Federal Constitution with a new guiding principle

What happened next? Almost simultaneously with the three popular initiatives of 1943, whose topic had been the right to work, two other popular initiatives were submitted, which also pursued social objectives. One of them related to a new orientation of the pensions and the other to a new family policy.
So after the war, there were numerous referendums on fundamental economic and social concerns of the population within a short period of time. Three proposals for the reform of economic articles in the Federal Constitution opposed each other, which significantly differed in their cores: In its draft, Parliament adhered to the freedom of trade and commerce as an individual fundamental right (and as a guiding principle for the economic order), but intended numerous possibilities to depart from the rule. The Social Democrats however eliminated the economic freedom from the Constitution and replaced it by the provision that the state should direct the economy. The Ring of Independents with Gottlieb Duttweiler saw this differently. They did not demand less but more economic freedom. The “old” liberalism should not be corrected with more laws but with a higher incidence of ethics and responsibility. Added to this, the people would decide on a new peasant land law and a new agricultural policy. This was not enough: no less important was the vote on a new family policy and a new pension scheme.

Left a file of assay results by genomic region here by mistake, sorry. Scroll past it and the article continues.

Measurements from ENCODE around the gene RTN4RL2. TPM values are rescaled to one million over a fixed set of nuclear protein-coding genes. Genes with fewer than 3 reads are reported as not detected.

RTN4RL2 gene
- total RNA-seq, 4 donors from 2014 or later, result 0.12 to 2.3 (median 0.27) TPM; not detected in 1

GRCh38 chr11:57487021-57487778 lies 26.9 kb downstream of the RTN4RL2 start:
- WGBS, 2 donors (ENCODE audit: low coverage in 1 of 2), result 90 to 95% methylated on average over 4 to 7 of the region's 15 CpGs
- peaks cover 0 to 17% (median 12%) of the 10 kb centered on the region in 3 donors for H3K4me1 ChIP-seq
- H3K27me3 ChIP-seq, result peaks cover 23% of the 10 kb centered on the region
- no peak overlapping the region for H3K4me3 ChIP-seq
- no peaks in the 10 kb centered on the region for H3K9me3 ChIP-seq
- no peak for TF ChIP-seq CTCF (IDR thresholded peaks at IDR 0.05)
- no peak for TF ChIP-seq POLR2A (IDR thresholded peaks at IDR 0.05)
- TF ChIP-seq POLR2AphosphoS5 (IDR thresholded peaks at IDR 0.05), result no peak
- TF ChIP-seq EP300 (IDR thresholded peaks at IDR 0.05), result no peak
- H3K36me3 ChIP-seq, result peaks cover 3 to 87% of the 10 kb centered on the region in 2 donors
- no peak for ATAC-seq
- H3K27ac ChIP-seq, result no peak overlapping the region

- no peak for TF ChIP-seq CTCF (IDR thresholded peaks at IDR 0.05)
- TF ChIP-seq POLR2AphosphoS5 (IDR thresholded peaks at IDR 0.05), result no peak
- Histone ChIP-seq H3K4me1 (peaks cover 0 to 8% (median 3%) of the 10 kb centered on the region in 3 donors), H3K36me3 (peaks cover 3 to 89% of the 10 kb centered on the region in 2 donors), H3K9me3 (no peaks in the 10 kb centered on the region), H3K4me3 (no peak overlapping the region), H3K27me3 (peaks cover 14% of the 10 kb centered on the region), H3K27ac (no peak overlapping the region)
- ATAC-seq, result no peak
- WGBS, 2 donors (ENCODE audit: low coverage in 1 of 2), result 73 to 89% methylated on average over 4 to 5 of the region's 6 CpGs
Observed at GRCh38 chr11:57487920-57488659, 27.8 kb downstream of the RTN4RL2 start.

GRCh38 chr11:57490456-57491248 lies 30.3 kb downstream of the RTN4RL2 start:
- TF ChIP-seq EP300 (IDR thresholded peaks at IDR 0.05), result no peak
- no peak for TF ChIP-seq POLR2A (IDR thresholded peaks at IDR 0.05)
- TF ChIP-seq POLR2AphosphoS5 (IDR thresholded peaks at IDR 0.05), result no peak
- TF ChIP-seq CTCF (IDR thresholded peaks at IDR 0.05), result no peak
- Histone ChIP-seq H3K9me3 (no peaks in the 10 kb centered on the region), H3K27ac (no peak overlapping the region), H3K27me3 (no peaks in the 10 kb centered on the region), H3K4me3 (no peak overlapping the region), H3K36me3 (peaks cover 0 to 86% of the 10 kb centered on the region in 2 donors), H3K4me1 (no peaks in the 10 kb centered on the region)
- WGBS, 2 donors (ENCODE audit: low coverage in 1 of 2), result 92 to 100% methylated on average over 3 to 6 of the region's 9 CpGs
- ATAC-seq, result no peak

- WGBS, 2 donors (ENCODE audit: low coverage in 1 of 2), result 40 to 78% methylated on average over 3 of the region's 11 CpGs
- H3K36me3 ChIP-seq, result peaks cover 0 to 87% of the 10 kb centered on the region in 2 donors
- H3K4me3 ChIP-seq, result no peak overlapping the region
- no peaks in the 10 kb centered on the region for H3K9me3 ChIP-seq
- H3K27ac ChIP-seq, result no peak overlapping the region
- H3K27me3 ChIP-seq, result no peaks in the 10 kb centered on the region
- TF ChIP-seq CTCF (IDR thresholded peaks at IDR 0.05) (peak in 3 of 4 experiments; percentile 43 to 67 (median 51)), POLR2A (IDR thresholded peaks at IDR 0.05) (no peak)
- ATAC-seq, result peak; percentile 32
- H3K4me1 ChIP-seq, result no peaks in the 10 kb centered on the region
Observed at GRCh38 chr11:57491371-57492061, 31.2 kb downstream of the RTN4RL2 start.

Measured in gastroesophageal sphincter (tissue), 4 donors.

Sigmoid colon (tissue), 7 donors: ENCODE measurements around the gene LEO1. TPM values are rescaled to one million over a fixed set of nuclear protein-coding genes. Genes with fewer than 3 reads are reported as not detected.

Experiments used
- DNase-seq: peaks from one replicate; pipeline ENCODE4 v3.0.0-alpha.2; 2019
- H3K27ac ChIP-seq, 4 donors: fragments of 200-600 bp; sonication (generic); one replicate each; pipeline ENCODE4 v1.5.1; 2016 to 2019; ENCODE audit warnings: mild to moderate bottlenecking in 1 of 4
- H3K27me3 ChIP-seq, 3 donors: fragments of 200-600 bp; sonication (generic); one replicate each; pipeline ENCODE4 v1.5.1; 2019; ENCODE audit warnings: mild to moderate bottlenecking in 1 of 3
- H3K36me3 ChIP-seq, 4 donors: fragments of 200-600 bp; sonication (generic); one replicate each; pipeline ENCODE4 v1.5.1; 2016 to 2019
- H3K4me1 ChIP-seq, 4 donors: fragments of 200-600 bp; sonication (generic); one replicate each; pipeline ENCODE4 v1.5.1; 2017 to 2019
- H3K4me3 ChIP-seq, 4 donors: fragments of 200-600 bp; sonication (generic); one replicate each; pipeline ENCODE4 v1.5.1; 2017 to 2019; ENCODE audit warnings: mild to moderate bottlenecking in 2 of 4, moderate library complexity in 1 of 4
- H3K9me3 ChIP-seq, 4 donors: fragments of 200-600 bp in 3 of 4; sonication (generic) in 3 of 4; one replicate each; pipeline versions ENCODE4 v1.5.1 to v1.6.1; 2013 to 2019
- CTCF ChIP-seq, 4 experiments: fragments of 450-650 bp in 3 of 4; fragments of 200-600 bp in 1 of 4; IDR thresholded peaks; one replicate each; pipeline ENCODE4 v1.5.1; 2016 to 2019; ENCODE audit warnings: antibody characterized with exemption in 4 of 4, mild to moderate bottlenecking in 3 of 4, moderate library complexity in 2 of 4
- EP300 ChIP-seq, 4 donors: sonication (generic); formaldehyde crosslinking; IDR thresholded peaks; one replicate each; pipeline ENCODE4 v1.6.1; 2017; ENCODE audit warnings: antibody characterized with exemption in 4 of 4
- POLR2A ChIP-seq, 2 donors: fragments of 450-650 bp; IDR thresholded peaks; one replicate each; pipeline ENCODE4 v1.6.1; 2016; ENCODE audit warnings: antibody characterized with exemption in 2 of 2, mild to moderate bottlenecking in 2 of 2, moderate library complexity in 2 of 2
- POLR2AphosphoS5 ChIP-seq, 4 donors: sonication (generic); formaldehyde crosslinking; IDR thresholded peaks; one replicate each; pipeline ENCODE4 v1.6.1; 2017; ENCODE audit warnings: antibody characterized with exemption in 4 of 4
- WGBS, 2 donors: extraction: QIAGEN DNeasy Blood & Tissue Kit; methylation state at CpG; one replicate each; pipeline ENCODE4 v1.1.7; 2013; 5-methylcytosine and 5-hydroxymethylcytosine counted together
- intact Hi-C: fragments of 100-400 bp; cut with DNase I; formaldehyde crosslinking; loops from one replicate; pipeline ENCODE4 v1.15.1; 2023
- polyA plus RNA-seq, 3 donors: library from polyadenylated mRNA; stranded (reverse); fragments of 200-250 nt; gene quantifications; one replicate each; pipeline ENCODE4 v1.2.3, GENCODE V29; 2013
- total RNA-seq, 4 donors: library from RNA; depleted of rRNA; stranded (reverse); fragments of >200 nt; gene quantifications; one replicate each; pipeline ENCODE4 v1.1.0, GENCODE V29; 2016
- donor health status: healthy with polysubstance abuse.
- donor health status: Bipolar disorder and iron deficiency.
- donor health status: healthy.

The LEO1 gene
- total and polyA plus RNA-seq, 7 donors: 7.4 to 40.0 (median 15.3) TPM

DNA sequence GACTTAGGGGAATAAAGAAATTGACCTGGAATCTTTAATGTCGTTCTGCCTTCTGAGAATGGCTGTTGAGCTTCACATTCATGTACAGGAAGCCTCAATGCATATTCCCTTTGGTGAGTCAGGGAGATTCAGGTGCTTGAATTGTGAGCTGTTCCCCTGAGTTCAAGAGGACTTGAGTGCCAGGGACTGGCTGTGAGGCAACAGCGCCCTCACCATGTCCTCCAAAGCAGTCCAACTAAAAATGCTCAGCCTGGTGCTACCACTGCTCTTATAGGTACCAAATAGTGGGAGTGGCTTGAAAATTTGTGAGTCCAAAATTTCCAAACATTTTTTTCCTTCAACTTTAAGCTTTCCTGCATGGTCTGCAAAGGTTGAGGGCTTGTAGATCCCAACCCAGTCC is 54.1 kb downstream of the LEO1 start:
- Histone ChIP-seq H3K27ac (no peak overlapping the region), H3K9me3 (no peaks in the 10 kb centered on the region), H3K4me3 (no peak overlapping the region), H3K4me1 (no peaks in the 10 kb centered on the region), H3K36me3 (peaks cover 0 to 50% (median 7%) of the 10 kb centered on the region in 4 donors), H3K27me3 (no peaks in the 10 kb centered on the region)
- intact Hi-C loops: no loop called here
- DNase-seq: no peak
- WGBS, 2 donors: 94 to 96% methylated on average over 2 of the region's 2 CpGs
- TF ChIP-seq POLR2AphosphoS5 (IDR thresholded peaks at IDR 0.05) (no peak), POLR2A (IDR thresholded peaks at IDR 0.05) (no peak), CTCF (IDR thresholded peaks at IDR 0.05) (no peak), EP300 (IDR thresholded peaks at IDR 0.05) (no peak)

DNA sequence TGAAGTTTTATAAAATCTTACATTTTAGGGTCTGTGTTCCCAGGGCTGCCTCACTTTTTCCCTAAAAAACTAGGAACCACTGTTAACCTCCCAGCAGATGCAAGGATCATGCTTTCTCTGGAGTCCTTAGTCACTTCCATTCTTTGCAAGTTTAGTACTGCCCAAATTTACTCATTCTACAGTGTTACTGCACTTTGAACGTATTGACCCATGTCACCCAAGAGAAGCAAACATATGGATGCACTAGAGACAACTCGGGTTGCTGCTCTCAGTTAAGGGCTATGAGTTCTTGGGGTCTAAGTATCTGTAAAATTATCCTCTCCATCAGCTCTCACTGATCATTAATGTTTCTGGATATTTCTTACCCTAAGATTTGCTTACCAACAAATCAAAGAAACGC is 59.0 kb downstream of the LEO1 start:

Within a short time after the war, the people voted in numerous polls on the fundamentals of the social market economy in Switzerland as we know it today. There was to be a total revision of the Federal Constitution on a small scale – a dawn of a new era (in which we live today). The people followed the deveopment with keen interest. More on this in the 7th and final part of this series of articles.     •

Sources:
Alfred Kölz, Neuere schweizerische Verfassungsgeschichte (mit Quellenbuch), Berne 2004; 100 Jahre Sozialdemokratische Partei, Zurich, 1988; Häner Isabelle, Nachdenken über den demokratischen Staat und seine Geschichte, Beiträge für Alfred Kölz, Zurich 2003; W. Linder, C. Bolliger, Y. Rielle, Handbuch der eidgenössischen Volksabstimmungen 1848–2007, 2010; Bruno Hofer, Volksinitiativen der Schweiz, 2012; Kriele Martin, Die demokratische Weltrevolution. Warum sich die Freiheit durchsetzen wird, Munich 1987 and some more.